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Liquid Gold: The Rise and Fall of Florida Citrus

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If you’re from Florida, then you know how precious citrus is to our state.  I can’t remember a time where we didn’t have fresh orange juice or grapefruit available while growing up. I guess that’s also a perk of living in Fort Pierce – one of the founding areas of citrus in Florida.

And if you’re a Floridian, then you’re probably aware of the state our beloved citrus is in – if you’re not, it’s devastating. Due to the greening disease, our citrus is literally dying before our eyes. A cure hasn’t yet been found, but a lot of research is being done to try and stop it. Especially at the University of Florida, it seems like the IFAS center has dedicated a lot of time and hard work to figure out the disease.

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The Matheson History Museum recently displayed an exhibit titled “Liquid Gold: The Rise and Fall of Florida Citrus.” Kev and I visited the exhibit to learn more about the beautiful beginning of Florida citrus and unfortunately, it’s hideous decline.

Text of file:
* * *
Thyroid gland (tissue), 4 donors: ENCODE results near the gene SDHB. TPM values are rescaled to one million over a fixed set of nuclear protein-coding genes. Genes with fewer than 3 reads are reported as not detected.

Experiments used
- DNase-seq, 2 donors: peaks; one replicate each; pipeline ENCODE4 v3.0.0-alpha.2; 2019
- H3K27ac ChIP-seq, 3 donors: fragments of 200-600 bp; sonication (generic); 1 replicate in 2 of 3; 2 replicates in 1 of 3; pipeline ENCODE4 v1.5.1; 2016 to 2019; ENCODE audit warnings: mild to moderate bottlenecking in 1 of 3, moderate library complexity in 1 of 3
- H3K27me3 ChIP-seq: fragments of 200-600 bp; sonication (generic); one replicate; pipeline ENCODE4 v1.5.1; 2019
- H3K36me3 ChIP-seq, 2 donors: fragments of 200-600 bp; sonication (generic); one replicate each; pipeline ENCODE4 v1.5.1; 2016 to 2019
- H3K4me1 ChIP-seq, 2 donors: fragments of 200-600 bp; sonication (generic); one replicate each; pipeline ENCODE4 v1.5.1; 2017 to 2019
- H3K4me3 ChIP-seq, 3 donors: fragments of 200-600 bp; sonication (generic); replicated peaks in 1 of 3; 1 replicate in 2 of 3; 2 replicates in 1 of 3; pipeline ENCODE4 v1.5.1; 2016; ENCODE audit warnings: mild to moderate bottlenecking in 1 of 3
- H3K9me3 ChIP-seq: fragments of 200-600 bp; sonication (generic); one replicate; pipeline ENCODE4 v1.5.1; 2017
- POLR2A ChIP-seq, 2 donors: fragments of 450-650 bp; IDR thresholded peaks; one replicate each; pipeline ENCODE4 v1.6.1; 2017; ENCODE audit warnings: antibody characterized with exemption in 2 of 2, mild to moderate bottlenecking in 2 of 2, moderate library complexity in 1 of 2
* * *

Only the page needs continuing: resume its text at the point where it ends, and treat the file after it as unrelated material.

The exhibit displayed the timeline of citrus’ start in Florida along with photographs of packing houses, groves and the men & women who helped start it all. They even have comic books of Captain Citrus with the story line of saving Florida’s citrus.

If you’re ever in the Gainesville area, I definitely recommend stopping by the museum. It seems they always have their exhibit on display – the history of Alachua and it’s role in Florida history. You can even take tours of the historical Matheson House that is behind the museum.

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